Arab League spokesman Nasif Hata said Wednesday that the 22-member body isn’t optimistic about renewed peace talks between Israel and the Palestinians.
Upon returning from a meeting in Paris with US Secretary of State John Kerry, Hata claimed there were “no positive indications of progress.”
In order for negotiations to yield results, he added, the US would have to play an active role in ending the impasse.
“The US vowed to take action starting from early January if there is no progress,” Hata said. “Washington promised it would present viable suggestions for ways to end the thaw.”
Meanwhile Wednesday, an Israeli source in Rome with the prime minister reportedly said Benjamin Netanyahu was prepared to meet with Palestinian Authority President Mahmoud Abbas “anytime, anywhere.” His comments were quoted to Maariv by unnamed Palestinian sources close to Abbas.
The Israeli source spoke following the PA president’s declaration on Tuesday that he was prepared to meet with Netanyahu for direct peace talks.
“I’m always willing to meet with him,” Abbas said in an interview with the German newspaper Rheinische Post.
The Palestinian leader laid down no preconditions for talks but strongly condemned Israeli settlement expansion in the West Bank, which he said was illegal and undermined the peace process.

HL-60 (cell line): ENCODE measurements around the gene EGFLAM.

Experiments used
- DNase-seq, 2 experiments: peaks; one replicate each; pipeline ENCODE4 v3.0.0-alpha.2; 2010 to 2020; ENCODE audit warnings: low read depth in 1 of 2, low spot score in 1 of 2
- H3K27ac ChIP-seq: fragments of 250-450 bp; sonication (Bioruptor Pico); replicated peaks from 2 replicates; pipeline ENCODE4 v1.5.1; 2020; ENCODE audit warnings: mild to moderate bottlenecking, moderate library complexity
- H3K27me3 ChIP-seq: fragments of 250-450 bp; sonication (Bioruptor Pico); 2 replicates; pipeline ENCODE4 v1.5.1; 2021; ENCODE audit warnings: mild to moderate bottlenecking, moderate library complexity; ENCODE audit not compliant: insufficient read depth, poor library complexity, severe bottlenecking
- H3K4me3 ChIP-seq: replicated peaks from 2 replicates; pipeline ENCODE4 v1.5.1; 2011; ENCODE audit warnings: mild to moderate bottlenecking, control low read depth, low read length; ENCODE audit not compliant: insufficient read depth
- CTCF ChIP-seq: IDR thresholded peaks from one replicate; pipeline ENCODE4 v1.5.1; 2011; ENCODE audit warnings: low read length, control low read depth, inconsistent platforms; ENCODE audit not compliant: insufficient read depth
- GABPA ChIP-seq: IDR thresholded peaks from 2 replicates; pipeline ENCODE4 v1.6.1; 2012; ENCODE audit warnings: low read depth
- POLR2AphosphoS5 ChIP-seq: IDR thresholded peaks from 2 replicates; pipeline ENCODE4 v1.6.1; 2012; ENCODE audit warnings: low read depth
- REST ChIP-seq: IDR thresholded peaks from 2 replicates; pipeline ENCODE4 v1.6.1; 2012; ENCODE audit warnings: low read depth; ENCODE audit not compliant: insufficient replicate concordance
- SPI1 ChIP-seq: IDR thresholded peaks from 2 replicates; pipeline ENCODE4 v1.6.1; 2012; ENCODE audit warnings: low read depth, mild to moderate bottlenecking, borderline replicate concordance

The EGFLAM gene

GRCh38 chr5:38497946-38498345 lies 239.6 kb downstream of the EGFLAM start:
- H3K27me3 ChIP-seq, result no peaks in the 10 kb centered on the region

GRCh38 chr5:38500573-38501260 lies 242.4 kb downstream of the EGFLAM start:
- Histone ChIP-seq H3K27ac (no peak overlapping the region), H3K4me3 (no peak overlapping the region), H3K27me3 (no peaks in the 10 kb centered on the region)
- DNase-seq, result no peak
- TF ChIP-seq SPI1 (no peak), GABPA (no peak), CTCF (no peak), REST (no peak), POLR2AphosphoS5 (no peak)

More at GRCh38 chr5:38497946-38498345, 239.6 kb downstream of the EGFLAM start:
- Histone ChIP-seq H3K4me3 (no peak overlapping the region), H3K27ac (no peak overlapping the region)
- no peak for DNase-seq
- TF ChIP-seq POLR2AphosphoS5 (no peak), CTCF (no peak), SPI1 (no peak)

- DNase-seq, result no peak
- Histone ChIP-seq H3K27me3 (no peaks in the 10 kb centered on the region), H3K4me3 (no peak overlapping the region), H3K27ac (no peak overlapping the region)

Netanyahu met with Kerry in Rome on Wednesday for a meeting that lasted over seven hours. Before they sat down, Kerry said Iran would have to prove to the world that its nuclear program was peaceful in nature.
“We will need to know that actions are being taken, which make it clear, undeniably clear, fail-safe to the world, that whatever program is pursued is indeed a peaceful program,” Kerry told reporters in a brief press statement at the start of the meeting.
Abbas, who is currently in Brussels, met Wednesday with European Union Council President Herman vam Rompuy and thanked him for his support in the Palestinian struggle against Israeli settlement activity.
On Tuesday, Israelis and the Palestinians struck a grim tone at a UN Security Council debate, with both sides lashing out at each other over recent violence, and the Palestinian envoy saying “tangible progress remains elusive.”
UN Under-Secretary-General Jeffrey Feltman, however, was more optimistic, saying negotiations have “picked up the pace” since the quartet of Middle East peacemakers — the United Nations, United States, Russia and the European Union — met in September in New York for the first time in more than a year. Feltman said quartet envoys were meeting every month to assess progress in talks.
Under heavy US pressure and amid low expectations and deep skepticism on both side, peace negotiations resumed in July. Talks are taking place in secret, in an effort to avoid potentially detrimental media coverage.